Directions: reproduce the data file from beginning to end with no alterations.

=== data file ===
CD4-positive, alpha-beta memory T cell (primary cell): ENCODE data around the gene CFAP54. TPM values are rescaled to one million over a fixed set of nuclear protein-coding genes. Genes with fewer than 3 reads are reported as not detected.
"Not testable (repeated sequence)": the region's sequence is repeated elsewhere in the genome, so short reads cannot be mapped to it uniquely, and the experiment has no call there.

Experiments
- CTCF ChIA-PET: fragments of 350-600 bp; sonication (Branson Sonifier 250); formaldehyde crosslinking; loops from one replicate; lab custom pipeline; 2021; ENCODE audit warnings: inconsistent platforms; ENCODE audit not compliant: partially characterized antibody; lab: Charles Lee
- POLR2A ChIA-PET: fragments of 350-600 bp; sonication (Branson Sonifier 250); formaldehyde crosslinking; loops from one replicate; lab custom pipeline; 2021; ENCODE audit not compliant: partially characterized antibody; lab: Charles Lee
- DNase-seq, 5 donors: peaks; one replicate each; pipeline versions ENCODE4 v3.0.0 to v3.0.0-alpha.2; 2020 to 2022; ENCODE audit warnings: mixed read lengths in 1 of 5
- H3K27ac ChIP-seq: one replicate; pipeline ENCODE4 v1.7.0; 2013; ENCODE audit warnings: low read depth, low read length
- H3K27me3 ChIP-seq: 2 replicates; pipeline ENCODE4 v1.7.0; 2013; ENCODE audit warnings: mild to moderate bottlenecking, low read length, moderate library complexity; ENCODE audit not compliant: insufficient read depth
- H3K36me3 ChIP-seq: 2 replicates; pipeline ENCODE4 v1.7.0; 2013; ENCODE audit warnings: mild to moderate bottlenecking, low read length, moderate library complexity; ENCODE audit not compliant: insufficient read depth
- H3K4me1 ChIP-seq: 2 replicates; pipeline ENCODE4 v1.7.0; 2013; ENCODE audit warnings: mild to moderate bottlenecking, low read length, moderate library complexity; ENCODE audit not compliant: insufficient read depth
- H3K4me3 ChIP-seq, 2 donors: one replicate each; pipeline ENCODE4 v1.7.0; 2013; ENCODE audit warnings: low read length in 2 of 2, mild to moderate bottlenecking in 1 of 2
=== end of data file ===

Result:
CD4-positive, alpha-beta memory T cell (primary cell): ENCODE data around the gene CFAP54. TPM values are rescaled to one million over a fixed set of nuclear protein-coding genes. Genes with fewer than 3 reads are reported as not detected.
"Not testable (repeated sequence)": the region's sequence is repeated elsewhere in the genome, so short reads cannot be mapped to it uniquely, and the experiment has no call there.

Experiments
- CTCF ChIA-PET: fragments of 350-600 bp; sonication (Branson Sonifier 250); formaldehyde crosslinking; loops from one replicate; lab custom pipeline; 2021; ENCODE audit warnings: inconsistent platforms; ENCODE audit not compliant: partially characterized antibody; lab: Charles Lee
- POLR2A ChIA-PET: fragments of 350-600 bp; sonication (Branson Sonifier 250); formaldehyde crosslinking; loops from one replicate; lab custom pipeline; 2021; ENCODE audit not compliant: partially characterized antibody; lab: Charles Lee
- DNase-seq, 5 donors: peaks; one replicate each; pipeline versions ENCODE4 v3.0.0 to v3.0.0-alpha.2; 2020 to 2022; ENCODE audit warnings: mixed read lengths in 1 of 5
- H3K27ac ChIP-seq: one replicate; pipeline ENCODE4 v1.7.0; 2013; ENCODE audit warnings: low read depth, low read length
- H3K27me3 ChIP-seq: 2 replicates; pipeline ENCODE4 v1.7.0; 2013; ENCODE audit warnings: mild to moderate bottlenecking, low read length, moderate library complexity; ENCODE audit not compliant: insufficient read depth
- H3K36me3 ChIP-seq: 2 replicates; pipeline ENCODE4 v1.7.0; 2013; ENCODE audit warnings: mild to moderate bottlenecking, low read length, moderate library complexity; ENCODE audit not compliant: insufficient read depth
- H3K4me1 ChIP-seq: 2 replicates; pipeline ENCODE4 v1.7.0; 2013; ENCODE audit warnings: mild to moderate bottlenecking, low read length, moderate library complexity; ENCODE audit not compliant: insufficient read depth
- H3K4me3 ChIP-seq, 2 donors: one replicate each; pipeline ENCODE4 v1.7.0; 2013; ENCODE audit warnings: low read length in 2 of 2, mild to moderate bottlenecking in 1 of 2